Jamie Parfitt (KGW)
PORTLAND, Ore. (KGW) — Paul Rosenbaum, chairman of the Oregon Liquor and Cannabis Commission, announced Thursday evening that he would step down from the role amid intense scrutiny over the agency’s handling of an internal investigation into employees’ diversion of pricey liquor.
At a board meeting one day prior, Rosenbaum opened with a diatribe defending himself and the board while criticizing the press for publicizing the story.
The internal investigation, which Rosenbaum said he learned about in September, identified a handful of high-ranking OLCC employees as being involved in the scheme. Using their influence at the agency, they set aside bottles of rare and sought-after liquor so that they could buy them up before members of the public could do so.
Rosenbaum said at the meeting that he’d been told these employees had been disciplined according to Oregon statute, and he let the matter go because the information was “confidential.”
The story broke earlier this month when The Oregonian got a copy of the OLCC investigative report through an open records request.
In a statement on Thursday, Rosenbaum said that he’d submitted his resignation at the request of Gov. Tina Kotek, which he received that morning.
Rosenbaum otherwise repeated, in more succinct terms, many of the things that he’d said at Wednesday’s public meeting of the OLCC board:
“As I explained yesterday at a public Commission meeting, I was informed about the bourbon diversion investigation and its disciplinary conclusions on September 8, 2022.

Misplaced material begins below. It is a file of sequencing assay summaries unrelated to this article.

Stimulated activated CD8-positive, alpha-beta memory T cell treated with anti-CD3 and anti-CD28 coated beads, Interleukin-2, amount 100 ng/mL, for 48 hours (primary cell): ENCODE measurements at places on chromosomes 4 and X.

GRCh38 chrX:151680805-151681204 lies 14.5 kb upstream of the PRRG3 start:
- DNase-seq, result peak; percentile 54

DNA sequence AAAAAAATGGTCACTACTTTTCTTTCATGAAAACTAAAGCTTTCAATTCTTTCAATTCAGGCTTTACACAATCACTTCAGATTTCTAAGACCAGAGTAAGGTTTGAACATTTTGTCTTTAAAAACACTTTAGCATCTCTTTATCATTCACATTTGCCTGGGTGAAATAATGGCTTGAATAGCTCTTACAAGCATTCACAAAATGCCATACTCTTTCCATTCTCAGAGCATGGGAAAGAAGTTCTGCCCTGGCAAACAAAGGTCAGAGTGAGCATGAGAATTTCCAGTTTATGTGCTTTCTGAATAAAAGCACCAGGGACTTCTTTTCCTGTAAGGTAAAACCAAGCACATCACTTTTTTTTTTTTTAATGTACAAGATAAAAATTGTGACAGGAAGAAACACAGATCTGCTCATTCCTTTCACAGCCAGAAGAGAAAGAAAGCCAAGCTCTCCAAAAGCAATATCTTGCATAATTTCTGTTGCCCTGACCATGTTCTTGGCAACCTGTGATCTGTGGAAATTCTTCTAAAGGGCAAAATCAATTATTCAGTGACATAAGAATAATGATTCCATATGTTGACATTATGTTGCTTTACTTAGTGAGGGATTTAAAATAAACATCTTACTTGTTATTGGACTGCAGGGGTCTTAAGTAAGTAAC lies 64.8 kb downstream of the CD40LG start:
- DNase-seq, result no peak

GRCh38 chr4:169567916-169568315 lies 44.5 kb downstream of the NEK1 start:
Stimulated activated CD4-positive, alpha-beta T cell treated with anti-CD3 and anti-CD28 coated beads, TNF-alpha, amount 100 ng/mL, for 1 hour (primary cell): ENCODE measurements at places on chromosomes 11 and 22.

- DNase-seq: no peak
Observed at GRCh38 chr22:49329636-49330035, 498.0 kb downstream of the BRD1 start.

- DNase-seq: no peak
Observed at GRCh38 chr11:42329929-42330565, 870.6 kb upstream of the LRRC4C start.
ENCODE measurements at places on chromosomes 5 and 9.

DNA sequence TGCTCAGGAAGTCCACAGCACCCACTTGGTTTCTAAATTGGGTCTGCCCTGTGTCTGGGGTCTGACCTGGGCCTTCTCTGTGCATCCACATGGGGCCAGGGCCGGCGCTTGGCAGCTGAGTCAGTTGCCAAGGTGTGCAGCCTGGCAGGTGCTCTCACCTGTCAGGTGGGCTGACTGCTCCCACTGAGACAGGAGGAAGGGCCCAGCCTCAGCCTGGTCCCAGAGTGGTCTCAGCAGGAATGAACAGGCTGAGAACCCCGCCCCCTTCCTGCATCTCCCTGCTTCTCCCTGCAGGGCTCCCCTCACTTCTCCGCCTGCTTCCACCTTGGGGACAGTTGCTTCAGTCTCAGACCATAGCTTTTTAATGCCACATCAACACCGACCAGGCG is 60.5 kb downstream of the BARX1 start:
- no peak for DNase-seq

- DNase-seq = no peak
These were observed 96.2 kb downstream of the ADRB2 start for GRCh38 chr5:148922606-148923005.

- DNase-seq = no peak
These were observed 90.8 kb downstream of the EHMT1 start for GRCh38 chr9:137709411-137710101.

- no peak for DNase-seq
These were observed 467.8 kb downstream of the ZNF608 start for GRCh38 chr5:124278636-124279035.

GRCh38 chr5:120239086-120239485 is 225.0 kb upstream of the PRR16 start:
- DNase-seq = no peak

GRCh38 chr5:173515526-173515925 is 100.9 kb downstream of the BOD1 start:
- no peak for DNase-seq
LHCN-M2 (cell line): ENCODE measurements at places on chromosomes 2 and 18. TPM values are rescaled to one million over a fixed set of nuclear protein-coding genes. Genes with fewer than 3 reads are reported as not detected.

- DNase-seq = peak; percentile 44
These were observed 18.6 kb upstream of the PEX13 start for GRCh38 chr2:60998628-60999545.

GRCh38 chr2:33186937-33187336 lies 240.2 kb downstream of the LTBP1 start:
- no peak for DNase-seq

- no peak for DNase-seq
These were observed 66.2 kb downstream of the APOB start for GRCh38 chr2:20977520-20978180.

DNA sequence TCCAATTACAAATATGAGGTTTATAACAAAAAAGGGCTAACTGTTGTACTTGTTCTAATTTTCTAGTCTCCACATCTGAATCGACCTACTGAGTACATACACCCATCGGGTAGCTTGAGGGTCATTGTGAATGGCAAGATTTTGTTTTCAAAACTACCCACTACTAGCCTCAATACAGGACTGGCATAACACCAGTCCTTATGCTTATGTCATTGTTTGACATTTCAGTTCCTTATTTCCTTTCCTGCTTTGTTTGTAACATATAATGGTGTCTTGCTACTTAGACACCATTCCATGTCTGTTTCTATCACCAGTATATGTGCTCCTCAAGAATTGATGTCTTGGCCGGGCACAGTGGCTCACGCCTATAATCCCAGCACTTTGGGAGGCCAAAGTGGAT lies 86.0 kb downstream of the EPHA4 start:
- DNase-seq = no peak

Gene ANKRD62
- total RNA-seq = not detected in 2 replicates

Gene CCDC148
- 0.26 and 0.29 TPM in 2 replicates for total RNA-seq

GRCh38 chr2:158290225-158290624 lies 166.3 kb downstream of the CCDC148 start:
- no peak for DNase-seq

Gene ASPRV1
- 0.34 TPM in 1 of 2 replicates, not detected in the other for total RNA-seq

“Neither I nor any of my fellow commissioners were part of the investigation. In addition, neither I nor any of my fellow commissioners were asked to endorse or otherwise evaluate the investigation.
“I have been a volunteer commission member for six years. The citizen commission’s only role is to set policy, leaving day-to-day operations to agency staff. The policies we enact include the expectation of ethical behavior.
“I am proud of the hard work of my fellow commission members and of the thousands of good and honest employees at OLCC.”
Rosenbaum also provided a list of policy achievements during his six years as OLCC board chair.
Gov. Kotek’s press secretary, Elisabeth Shepard, confirmed in an email that Rosenbaum had resigned at the governor’s request.
At least one of the people implicated in the bourbon diversion scheme, OLCC executive director Steve Marks, resigned earlier this week. He was replaced at Wednesday’s meeting by interim director Craig Prins, erstwhile inspector general for the Oregon Department of Corrections.
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